Category Archives: Technology

Reimagining IT: Transforming IT in Service to the 21st-Century University

Presenters

  • Michael Kubit, VP and CIO, The Pennsylvania State University
  • Jennifer Stedelin, Senior Director for Strategic Operations, The Pennsylvania State University

Michael Kubit and Jennifer Stedelin

 

Resources

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The Case(s) for Change

Changing Landscape: students of the future, financial trends (reduction/elimination of state funding), faculty trends (retirements), research funding trends, future of learning.

  1. Penn State deserves a world-class IT org commensurate with its status as a leading R1 institution.
  2. IT must reinvent its funding model and business processes to adapt to financial and demographic realities.
  3. The speed of change in the current Fourth Industrial Revolution is disrupting every industry.
  4. The IT workforce must grow and transform to keep pace with changes in society, education and society
  5. Penn State data and research are more vulnerable than ever, due to the frequency and scope of cyber threats.
  6. We have a fiduciary responsibility to fully optimize and invest in a cohesive strategy for IT services and support.

Key Issue: Innovation in face of growing financial strain

Cannot fund innovation with new dollars, so we need to think about ways to use the university’s funding more wisely. One way we do that is to think about moving IT from a provider to an enabler. We had a faculty member come in to share what IT means to her as a professor: she uses 35 apps in her classroom that the university does not provide or support. IT needs to have a new set of (mostly) soft skills that we need to bring to the fore to support our staff, faculty and students.

Aligning to Institutional Mission

The majority of our work is about changing lives and making the world a better place. How do we at IT professionals share how we contribute to these goals? We’re a differentiator and allow the institution do things with IT other organizations cannot do yet. Penn State has nearly 2,000 IT pros across 80 IT orgs. As a result of this size and spread, we’re over-invested in commodity IT. We had a large number of focus groups which found that a) people liked their local tech staff and b) recognized the value of being connected with central IT, and c) discovered that we have no consistent approach on funding of IT across the institution.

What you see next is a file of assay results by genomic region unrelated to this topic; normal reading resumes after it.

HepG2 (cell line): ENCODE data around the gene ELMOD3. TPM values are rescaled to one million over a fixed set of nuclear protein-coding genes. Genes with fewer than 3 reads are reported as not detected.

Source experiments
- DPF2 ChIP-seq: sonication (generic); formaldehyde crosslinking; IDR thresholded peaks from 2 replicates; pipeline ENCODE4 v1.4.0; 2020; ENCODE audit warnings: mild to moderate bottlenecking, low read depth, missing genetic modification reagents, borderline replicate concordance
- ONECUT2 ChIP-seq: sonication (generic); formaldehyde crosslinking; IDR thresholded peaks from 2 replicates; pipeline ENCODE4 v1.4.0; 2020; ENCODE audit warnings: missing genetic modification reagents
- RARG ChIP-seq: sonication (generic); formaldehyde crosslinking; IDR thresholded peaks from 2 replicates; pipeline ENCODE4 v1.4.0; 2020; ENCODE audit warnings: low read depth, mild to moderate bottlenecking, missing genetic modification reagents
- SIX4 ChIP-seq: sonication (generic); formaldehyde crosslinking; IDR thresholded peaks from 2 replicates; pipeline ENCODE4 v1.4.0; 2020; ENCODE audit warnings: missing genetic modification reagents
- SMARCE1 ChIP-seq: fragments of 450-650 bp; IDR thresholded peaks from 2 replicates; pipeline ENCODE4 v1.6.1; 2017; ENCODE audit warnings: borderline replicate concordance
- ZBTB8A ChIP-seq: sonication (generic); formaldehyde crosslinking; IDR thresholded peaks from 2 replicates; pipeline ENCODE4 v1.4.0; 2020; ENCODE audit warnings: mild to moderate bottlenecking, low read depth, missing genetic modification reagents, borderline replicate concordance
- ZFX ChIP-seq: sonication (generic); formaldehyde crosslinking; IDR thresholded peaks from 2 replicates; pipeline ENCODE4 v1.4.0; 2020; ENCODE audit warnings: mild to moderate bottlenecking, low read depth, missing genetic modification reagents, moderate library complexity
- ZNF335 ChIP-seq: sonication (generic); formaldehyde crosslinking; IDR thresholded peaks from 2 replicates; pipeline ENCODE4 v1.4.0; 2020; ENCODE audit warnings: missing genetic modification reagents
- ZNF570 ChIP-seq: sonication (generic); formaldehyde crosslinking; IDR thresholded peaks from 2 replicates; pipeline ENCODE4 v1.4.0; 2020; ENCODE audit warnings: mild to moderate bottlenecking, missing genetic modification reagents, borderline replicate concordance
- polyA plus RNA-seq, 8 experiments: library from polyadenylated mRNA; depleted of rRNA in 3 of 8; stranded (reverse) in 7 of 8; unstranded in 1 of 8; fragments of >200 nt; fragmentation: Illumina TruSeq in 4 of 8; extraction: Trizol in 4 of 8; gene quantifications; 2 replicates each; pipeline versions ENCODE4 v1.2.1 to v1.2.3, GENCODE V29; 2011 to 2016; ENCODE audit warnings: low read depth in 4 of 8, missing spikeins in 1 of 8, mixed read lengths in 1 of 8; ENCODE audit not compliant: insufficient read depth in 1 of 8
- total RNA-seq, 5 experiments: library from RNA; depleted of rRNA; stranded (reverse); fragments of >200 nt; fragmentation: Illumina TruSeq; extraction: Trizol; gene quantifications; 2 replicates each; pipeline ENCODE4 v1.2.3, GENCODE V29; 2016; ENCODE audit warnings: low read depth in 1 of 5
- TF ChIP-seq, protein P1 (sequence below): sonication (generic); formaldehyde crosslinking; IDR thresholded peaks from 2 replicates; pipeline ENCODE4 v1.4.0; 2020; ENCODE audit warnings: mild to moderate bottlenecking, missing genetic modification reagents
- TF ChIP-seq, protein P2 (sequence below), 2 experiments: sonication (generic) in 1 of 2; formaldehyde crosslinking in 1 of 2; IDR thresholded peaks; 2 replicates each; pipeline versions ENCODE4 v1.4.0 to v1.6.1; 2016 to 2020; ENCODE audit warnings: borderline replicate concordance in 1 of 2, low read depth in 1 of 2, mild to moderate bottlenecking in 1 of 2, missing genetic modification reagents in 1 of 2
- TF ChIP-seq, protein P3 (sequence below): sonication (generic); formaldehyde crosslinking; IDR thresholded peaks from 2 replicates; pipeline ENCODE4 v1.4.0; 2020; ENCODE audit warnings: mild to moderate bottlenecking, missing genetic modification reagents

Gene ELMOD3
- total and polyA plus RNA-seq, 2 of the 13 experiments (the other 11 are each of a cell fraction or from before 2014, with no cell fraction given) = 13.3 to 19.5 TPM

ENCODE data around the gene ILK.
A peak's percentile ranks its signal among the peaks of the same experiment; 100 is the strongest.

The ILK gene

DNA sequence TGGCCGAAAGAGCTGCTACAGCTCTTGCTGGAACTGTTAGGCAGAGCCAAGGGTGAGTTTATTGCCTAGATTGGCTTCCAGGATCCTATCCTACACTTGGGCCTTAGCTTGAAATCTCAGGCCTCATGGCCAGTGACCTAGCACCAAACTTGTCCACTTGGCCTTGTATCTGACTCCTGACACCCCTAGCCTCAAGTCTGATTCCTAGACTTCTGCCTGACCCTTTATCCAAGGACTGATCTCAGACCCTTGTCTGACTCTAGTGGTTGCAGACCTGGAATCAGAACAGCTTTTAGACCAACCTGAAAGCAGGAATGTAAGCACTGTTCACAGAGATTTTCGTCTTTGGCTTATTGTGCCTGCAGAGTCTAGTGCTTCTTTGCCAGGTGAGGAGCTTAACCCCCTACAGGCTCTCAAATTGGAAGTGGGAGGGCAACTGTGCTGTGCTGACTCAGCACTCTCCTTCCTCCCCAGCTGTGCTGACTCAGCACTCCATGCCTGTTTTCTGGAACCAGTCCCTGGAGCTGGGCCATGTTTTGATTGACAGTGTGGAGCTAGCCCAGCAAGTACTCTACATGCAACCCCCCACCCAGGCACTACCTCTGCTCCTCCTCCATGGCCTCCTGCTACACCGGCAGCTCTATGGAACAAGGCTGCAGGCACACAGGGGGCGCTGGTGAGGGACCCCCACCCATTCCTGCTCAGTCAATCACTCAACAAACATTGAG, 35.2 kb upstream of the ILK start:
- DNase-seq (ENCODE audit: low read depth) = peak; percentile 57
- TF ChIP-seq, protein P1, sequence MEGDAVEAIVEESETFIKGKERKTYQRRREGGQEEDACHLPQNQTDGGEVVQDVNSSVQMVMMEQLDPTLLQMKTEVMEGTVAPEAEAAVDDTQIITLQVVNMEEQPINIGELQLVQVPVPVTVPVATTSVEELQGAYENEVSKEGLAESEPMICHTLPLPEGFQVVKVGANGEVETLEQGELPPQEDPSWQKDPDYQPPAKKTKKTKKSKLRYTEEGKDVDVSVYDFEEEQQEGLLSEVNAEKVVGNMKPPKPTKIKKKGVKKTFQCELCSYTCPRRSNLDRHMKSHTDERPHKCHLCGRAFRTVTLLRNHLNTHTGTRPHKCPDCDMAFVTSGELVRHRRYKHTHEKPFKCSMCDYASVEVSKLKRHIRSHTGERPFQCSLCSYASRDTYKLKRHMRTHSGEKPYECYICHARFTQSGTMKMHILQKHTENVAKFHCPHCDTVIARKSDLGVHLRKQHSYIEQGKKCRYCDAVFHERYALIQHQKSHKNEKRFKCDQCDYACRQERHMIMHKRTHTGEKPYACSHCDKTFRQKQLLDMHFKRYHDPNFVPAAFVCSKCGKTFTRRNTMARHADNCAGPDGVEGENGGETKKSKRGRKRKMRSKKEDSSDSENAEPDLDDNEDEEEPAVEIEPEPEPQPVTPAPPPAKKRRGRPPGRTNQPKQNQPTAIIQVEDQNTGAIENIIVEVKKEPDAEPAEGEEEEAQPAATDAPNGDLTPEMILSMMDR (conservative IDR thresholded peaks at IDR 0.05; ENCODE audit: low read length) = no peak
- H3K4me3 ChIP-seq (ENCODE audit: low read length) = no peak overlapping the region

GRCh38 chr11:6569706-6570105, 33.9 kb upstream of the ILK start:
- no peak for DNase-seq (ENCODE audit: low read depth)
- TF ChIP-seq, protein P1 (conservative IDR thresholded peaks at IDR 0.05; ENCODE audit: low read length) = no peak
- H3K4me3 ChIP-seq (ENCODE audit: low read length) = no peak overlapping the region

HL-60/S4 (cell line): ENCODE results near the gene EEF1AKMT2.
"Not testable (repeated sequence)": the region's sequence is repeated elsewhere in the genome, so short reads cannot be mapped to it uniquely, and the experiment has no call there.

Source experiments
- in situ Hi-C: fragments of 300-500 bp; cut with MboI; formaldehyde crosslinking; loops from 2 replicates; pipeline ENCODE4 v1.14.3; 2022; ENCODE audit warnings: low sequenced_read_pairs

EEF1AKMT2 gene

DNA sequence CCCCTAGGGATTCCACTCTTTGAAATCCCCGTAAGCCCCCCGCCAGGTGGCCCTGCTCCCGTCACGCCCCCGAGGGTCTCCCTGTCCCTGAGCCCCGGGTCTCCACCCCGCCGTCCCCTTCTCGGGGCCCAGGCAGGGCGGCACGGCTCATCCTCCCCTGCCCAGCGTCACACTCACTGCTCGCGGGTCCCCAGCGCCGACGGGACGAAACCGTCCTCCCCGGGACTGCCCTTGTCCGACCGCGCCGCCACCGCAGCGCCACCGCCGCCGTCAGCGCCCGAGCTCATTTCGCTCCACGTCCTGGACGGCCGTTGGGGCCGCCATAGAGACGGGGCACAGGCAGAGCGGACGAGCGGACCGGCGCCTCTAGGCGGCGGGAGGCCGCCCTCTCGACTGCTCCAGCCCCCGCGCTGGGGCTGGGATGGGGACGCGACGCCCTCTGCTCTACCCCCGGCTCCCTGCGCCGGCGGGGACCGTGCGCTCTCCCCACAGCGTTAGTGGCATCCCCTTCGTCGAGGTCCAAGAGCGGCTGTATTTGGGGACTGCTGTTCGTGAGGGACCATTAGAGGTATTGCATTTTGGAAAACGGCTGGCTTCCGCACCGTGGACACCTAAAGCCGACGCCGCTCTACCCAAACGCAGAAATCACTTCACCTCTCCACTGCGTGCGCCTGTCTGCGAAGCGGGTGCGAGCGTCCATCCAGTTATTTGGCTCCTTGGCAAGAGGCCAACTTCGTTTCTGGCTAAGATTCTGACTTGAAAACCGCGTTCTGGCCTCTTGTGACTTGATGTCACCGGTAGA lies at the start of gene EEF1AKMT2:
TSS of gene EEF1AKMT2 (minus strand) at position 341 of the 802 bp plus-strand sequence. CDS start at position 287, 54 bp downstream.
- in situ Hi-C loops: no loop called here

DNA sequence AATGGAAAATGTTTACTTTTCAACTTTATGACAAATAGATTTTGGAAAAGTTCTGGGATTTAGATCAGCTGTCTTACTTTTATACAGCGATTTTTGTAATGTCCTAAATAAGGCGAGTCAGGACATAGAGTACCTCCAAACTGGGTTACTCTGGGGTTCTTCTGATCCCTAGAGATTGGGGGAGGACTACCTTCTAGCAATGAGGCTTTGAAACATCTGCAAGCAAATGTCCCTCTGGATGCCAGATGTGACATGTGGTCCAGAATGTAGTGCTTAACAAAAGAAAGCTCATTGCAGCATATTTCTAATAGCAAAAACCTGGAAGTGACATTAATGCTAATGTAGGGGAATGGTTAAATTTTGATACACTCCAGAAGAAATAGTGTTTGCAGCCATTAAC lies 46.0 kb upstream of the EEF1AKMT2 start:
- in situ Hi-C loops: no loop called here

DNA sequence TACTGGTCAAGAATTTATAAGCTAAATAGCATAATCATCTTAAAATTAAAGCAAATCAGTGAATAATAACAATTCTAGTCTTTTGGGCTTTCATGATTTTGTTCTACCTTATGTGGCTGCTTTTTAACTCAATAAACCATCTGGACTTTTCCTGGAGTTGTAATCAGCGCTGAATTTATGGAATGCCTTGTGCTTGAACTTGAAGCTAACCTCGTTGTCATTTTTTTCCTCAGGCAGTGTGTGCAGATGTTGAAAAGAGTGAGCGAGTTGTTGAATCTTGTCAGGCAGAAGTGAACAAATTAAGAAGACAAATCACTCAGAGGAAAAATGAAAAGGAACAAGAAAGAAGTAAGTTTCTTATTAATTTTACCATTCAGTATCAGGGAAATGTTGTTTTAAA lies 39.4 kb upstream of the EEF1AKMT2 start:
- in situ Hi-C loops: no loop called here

“Bright Spots” are areas of the organization that are doing things very well, that we’d like to see spread and become a part of how we do things day in and day out. Our rollout of O365 allowed us to consolidate 36 e-mail systems into one. This project had three components which led to success: executive support; advisory groups consisting of faculty, staff, and leadership; and a community of IT pros engaged in the project throughout…including a number of volunteers from across the university that came together as a community to migrate their departments. Those 36 email systems were run by the equivalent of 32 FTEs, and the new system is run by 5 FTEs, at an avoidance cost savings of $600K/year to the university.

Reimagining

You may have noticed we are avoiding the issue of centralization; our efforts are more about using institutional resources more effectively (i.e. running commodity hardware is not a strategic benefit to the university).

Vision: align, optimize, create.

How do we become an IT organization that’s all about people? We’ve tried to think about the people that we serve; we’re trying to embrace a culture of service to people; and that we’re all in this together…everyone has a role, everyone has a share in the responsibility. It’s a journey, not a destination.

This plan needs to be navigated through the university relationship by relationship, to help folk understand what changes mean to them. Quick wins can demonstrate what’s possible; an IT summit shared what we’re planning with our stakeholders across the university and we asked for their feedback. We’ve committed to open communication as much as possible: I conduct a Zoom seminar every month that allows participants to ask questions directly.

We want to leapfrog rather than remediate wherever possible.

Question: what are the top initiatives? We’re building out a planning process to go in-depth with some of our units (volunteer units first). We want to discover the services they deliver, the faculty and staff they serve, their spend, etc. We’re writing up discovery methodologies to help facilitate this process. Identification of commodity IT services is a big part of this.

Question: how does central IT staff respond to this process? We’re not centralizing, but rationalizing processes across the organization. Many de-centralized organizations are in fact doing some processes better than our central IT unit. We want to emphasize that these changes are going to impact the entire organization.

UC San Diego’s Process Palooza: Leaning Toward Success

This is the first session of the last day of the conference at 8:00 AM, so if anything below is unclear or muddled, it was NOT the presenter, but me!

Presenter

  • Mojgan Amini, Director Process Management & Continuous Improvement, IT Services, University of California, San Diego

Resources

Process Improvement Movement Engulfs UCSD

Backstory: Goal #5 of UCSD’s strategic plan is: “Creating an agile, sustainable, and supportive infrastructure by ensuring a dedication to service, people, and financial stewardship.” Various forms of the word “efficient” are used 11 times to further explain the goal.